From 2007 China will license auto exports to prevent domestic car makers getting into cut throat competition and to weed out companies that are unable to make the grade.
The Ministry of Commerce didn't provide details of the license quotas or the qualifications required.
According to the 2007 Catalogue for Export License Management no company will be able to export automobiles, full sets of car spare parts or car chassis without prior authorization.
Automobiles are a new item on China's export license management catalogue which covers things like live poultry, farm produce and mineral and energy resources such coal and crude oil. Licensing of automobile exports will start on March 1.
The revision of the catalogue comes just days after the National Development and Reform Commission, the top policy maker, raised the threshold for investment in new auto projects to curb emerging overcapacity.
The country's production capacity reached 8 million units in July 2005 and is expected to hit 10 million in 2007. But demand was only 71.5 percent of capacity in 2005.
Customs figures show China's car exports surged 120 percent from 78,000 units in 2004 to last year's 173,000 units. This year the figure is expected to top 300,000 with sedans accounting for 90,000 which is more than double the figure from a year ago.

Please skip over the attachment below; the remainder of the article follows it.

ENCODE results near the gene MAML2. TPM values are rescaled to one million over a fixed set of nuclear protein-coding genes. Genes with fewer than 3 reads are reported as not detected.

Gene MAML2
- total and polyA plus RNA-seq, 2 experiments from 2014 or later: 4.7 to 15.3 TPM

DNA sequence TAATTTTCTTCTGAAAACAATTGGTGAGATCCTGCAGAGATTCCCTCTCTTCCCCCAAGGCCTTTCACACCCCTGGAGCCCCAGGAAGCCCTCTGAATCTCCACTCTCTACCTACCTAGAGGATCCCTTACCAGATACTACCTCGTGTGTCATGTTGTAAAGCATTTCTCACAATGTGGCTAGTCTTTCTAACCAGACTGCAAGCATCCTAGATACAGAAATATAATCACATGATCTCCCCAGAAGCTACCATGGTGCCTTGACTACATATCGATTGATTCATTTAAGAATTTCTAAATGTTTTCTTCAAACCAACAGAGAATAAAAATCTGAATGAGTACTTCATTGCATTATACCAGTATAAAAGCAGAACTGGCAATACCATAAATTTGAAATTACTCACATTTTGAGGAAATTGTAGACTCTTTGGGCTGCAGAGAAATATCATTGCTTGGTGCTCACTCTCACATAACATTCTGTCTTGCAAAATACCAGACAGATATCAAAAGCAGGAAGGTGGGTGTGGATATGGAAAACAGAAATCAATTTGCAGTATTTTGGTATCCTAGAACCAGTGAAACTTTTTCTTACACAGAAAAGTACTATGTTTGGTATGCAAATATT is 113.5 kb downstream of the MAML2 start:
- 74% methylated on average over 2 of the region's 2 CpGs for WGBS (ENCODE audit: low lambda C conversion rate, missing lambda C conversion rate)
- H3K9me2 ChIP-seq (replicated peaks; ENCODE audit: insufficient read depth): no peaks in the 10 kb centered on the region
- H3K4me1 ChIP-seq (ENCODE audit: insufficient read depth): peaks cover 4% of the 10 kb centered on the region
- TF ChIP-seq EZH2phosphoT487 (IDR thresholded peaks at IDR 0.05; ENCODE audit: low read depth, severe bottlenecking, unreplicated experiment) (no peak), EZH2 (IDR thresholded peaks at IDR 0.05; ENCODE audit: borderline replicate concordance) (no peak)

A problem China must face is that about 600 of the 1,025 firms that exported vehicles -- whether manufacturers or trading agencies -- exported less than 10 units. A staggering 160 firms exported just one car per year.
In introducing licensing China hopes to weed out firms with minimal exports as well as companies that fail to guarantee product quality or provide solid after-sale services. Such firms will be prohibited from exporting automobiles to prevent further damage to the reputation of the indigenous car industry.
In August the Chinese government designated Changchun, Shanghai, Tianjin, Wuhan, Chongqing, Xiamen, Wuhu and Taizhou as the sites for the country's main auto factories and its major export production base.
China-made automobiles are mainly sold to emerging markets such as the Middle East, Latin America and Russia. The goal of China's auto industry is to account for 10 percent of the world's auto trade in 10 years. This requires export orders worth more than US$120 billion.
(Xinhua News Agency December 31, 2006)